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Atticus Finch Biography

From 'To Kill A Mockingbird," Great American Classic Novel

By

To Kill a Mockingbird

To Kill a Mockingbird

HarperCollins

Atticus Finch is one of the greatest fictional figures in American literature. Both in the book and in the film, Atticus stands larger-than-life, bold-and-courageous against the falsehood and injustice. He risks his life and his career (seemingly without care), as he defends a black man against charges of rape (which were based on lies, fear and ignorance).

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Quotes from Atticus Finch, in To Kill a Mockingbird, by Harper Lee.

 

Where Atticus Appears (and Inspiration for This Character):

Atticus first appears in Harper Lee's only novel, To Kill a Mockingbird. He is said to have been based on Lee's own father, Amasa Lee, (which puts a possible autobiographical slant to this famous novel). Amasa held a number of positions (including bookkeeper and financial manager)--he also practiced law in Monroe County, and his writing explored race-relations topics.

When he prepared for the role of Atticus Finch in the film version, Gregory Peck went to Alabama and met Lee's father. (He appears to have died in 1962, the same year the Academy-Award-winning film was released.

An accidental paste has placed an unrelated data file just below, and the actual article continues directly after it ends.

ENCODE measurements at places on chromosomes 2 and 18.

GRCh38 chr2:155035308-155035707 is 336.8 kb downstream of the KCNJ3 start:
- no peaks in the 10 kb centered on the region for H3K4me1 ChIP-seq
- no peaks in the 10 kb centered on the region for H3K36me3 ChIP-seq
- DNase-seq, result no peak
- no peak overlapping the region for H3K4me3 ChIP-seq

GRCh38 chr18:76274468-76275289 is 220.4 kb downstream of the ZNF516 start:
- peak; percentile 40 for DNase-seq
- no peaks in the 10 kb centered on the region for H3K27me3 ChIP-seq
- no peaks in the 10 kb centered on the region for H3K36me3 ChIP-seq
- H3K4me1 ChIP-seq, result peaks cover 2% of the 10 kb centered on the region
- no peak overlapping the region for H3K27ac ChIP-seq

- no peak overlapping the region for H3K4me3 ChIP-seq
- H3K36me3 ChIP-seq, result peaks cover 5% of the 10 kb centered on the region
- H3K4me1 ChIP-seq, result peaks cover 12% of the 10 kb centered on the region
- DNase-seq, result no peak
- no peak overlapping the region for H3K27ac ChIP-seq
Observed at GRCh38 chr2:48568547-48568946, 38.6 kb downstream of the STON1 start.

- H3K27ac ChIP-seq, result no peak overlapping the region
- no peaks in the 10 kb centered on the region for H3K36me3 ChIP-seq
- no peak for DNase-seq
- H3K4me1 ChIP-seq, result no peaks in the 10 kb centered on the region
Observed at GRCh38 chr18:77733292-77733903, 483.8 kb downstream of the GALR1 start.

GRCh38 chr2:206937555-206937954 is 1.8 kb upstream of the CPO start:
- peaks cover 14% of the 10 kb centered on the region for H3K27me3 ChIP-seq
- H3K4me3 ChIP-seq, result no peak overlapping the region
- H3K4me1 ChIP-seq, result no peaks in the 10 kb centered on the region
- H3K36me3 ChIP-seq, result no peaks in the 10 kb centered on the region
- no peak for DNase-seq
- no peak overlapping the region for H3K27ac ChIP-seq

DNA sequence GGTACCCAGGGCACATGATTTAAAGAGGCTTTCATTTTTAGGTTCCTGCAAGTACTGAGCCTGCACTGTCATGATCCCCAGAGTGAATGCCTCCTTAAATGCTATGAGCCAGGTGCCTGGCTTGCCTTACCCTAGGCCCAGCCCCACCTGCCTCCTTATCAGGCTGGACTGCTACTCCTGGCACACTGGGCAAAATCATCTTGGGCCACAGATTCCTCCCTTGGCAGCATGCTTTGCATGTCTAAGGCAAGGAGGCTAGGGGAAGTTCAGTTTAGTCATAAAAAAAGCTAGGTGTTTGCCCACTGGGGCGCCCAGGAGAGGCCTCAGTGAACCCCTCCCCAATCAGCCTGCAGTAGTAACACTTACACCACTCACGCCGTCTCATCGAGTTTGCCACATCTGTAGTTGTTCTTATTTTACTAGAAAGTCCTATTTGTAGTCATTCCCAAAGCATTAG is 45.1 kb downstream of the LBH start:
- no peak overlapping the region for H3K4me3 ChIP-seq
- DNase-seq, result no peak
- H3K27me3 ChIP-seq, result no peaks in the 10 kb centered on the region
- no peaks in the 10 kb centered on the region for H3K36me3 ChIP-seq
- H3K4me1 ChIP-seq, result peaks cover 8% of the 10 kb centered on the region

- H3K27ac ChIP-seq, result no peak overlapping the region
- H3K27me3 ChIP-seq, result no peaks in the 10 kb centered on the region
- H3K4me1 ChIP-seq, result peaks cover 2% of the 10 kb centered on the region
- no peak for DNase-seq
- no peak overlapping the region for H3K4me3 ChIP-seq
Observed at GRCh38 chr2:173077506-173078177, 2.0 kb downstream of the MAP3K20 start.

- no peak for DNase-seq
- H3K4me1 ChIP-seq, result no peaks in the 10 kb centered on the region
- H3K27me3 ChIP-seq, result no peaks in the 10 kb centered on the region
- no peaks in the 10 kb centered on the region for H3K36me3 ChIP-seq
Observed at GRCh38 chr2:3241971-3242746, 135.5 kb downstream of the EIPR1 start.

Relationships:

During the course of the novel, we discover that his wife died, though we never find out how she died. Her death has left a gaping hole in the family, which has been (at least partially) filled by their housekeeper/cook (Calpurnia, a stern disciplinarian). There is no mention of Atticus in relation to other women in the novel, which seems to suggest that he is focused on doing his job (making a difference, and pursuing justice), while he raises his children, Jem (Jeremy Atticus Finch) and Scout (Jean Louise Finch).

Career:

Atticus is a Maycomb lawyer, and he appears to be descended from an old local family. He's well-known in the community, and he appears to be well respected and liked. However, his decision to defend Tom Robinson against the false charges of rape lands him in a great deal of trouble.

The Scottsboro Case, a legal court case involving nine black accused and convicted under extremely dubious evidence, occurred in 1931--when Harper Lee was five-years-old. This case is also an inspiration for the novel.

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